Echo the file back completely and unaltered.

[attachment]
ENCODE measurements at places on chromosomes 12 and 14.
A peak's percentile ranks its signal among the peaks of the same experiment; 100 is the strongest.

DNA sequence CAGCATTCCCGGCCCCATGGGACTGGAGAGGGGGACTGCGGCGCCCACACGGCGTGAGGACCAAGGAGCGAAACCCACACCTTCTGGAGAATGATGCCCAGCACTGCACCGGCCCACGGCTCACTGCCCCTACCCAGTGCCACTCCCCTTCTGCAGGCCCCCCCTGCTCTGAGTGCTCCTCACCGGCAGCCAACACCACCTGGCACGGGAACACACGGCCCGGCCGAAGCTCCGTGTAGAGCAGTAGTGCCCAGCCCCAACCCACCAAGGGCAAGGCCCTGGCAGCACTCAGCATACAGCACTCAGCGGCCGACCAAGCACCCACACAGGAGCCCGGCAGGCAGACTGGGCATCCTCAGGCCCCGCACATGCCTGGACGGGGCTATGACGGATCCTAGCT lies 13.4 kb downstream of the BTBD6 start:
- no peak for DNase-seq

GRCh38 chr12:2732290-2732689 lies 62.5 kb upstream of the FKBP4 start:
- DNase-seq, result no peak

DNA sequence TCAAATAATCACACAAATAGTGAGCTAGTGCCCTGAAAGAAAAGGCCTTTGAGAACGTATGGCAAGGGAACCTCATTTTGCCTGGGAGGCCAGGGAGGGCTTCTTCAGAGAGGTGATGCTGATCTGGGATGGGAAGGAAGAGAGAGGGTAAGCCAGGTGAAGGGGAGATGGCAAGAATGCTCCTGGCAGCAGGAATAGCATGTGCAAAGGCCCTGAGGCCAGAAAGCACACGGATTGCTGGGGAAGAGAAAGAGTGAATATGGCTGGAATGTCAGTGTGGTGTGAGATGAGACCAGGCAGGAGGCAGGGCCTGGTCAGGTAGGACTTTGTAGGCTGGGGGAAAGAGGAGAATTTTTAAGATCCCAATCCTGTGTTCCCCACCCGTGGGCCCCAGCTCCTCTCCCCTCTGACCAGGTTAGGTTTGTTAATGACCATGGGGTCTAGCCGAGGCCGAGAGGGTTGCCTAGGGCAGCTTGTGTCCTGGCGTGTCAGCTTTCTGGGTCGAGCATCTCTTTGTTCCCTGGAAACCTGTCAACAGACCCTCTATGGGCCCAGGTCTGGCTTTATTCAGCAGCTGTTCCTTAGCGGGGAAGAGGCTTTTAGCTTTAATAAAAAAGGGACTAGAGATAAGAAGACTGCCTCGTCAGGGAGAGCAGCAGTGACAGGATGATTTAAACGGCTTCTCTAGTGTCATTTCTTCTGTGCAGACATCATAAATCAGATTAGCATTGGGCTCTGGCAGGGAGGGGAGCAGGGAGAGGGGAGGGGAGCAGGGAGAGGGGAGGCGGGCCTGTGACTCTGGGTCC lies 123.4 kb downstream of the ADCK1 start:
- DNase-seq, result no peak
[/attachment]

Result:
ENCODE measurements at places on chromosomes 12 and 14.
A peak's percentile ranks its signal among the peaks of the same experiment; 100 is the strongest.

DNA sequence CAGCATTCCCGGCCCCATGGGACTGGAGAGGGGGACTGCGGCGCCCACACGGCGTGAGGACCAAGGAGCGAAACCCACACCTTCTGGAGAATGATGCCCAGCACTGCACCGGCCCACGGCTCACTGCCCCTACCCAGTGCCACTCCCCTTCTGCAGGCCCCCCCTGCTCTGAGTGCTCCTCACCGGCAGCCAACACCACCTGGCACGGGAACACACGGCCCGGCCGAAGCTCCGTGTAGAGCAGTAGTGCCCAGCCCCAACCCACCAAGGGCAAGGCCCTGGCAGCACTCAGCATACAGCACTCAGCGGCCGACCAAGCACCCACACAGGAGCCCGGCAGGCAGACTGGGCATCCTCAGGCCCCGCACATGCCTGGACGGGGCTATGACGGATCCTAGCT lies 13.4 kb downstream of the BTBD6 start:
- no peak for DNase-seq

GRCh38 chr12:2732290-2732689 lies 62.5 kb upstream of the FKBP4 start:
- DNase-seq, result no peak

DNA sequence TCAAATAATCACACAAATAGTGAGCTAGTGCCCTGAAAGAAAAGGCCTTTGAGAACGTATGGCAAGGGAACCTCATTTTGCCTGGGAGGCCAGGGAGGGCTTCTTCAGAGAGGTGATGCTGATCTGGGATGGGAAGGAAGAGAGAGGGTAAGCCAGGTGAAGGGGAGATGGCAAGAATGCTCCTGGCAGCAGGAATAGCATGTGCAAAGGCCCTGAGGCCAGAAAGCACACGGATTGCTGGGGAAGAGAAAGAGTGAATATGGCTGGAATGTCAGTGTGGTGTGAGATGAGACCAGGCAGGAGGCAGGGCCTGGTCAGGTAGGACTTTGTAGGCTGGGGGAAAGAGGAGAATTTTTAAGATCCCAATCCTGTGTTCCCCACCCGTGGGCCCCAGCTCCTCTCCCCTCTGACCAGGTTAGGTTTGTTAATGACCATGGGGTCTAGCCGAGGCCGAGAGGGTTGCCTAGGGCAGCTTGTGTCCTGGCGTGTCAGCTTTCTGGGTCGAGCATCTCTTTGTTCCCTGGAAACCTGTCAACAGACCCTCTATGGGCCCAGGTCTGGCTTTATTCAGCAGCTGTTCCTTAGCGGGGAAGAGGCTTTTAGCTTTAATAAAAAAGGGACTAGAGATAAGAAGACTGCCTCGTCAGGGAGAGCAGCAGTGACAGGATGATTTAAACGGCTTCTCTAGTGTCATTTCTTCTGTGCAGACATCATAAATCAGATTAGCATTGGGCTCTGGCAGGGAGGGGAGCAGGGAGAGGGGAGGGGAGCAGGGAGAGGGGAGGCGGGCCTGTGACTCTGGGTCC lies 123.4 kb downstream of the ADCK1 start:
- DNase-seq, result no peak